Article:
October 27, 2007
Back. Packed a lot of general business, public speaking, and private friend-visiting into eight days on two coasts. And as anyone within media earshot knows, I had the added experience of being in Malibu and L.A. during the first three days of the massive wildfires. The familiarity was eerie: years ago I was one of the soot-drenched Malibu minions defending her property with a pathetic garden hose in one hand and a wet towel covering her face in the other. Once you have stared directly into a wall of flame so close to you that it heats your entire body, and desperately stomped out spot fires on your porch from swirling embers, you never forget the experience. Since then, no more groovy red party lights for my studio ambiance: the fire-orange glow is frightening, not calming.
My trip began in a 10-seat puddle jumper from quaint Friday Harbor, with a quick, bouncy stop on a tiny airstrip on Whidbey Island to the south, as seen from my window in the photo above. The first time I landed here months ago I was convinced that the little one-lane road wasn’t even wide enough for a Volkswagen Beetle. I remain convinced.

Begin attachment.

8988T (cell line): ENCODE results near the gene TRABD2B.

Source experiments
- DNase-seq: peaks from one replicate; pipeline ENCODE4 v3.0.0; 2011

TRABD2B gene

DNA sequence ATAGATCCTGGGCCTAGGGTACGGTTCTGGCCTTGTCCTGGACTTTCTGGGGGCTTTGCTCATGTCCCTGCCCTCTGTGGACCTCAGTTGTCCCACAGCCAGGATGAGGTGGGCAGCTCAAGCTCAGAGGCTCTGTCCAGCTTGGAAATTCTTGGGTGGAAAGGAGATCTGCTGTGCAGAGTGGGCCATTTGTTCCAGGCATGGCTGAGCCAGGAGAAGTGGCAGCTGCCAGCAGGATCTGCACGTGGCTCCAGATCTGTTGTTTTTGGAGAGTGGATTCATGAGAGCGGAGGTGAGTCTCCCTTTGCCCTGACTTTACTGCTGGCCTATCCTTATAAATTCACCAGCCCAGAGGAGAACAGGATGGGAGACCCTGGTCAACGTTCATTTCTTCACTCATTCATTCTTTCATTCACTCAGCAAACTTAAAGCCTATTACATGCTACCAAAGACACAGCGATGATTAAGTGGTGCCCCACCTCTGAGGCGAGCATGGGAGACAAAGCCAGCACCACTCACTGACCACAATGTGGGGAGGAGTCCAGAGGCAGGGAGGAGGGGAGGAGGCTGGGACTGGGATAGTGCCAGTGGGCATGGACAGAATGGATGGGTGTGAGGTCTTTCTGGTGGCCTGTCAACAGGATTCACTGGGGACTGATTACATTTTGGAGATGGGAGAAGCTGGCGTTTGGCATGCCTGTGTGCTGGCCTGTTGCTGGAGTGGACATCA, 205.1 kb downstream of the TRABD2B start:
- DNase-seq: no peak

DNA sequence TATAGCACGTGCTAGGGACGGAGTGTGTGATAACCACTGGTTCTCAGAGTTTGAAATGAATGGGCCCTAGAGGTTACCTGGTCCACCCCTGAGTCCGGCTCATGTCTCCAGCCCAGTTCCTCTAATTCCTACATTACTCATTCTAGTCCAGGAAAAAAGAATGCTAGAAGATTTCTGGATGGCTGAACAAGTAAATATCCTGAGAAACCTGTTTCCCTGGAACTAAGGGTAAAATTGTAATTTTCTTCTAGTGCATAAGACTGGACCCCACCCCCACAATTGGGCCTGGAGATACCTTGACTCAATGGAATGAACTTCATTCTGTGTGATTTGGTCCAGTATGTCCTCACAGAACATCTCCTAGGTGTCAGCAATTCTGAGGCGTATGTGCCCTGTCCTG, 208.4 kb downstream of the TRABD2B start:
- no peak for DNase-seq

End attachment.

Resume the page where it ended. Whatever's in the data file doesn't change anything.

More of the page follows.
Fast forward to five days later, lifting into the skies from Burbank airport headed to New York City. Aerial views of devastated airspace laden with smoke for hundreds of miles were sad reminders of one of the reasons I chose to leave southern California. But my dear friends still call it home, and that knowledge completely negated any sense of relief I may have felt. Below, you can just barely make out the skyscrapers of downtown L.A. in the center of the fury.
The air cleared as we flew upward and eastward, offering this view of the Lake Arrowhead and San Bernardino fires:
And away I went.
But after 24 years that included multiple southern California fires, earthquakes, mudslides, windstorms and other indelible events, I’m certain that a large part of the heart never leaves at all. Home isn’t only where our possessions reside. Home exists simultaneously in another place where our memories were created. Many of us have lost things we cherished, but nothing can take away remembrance.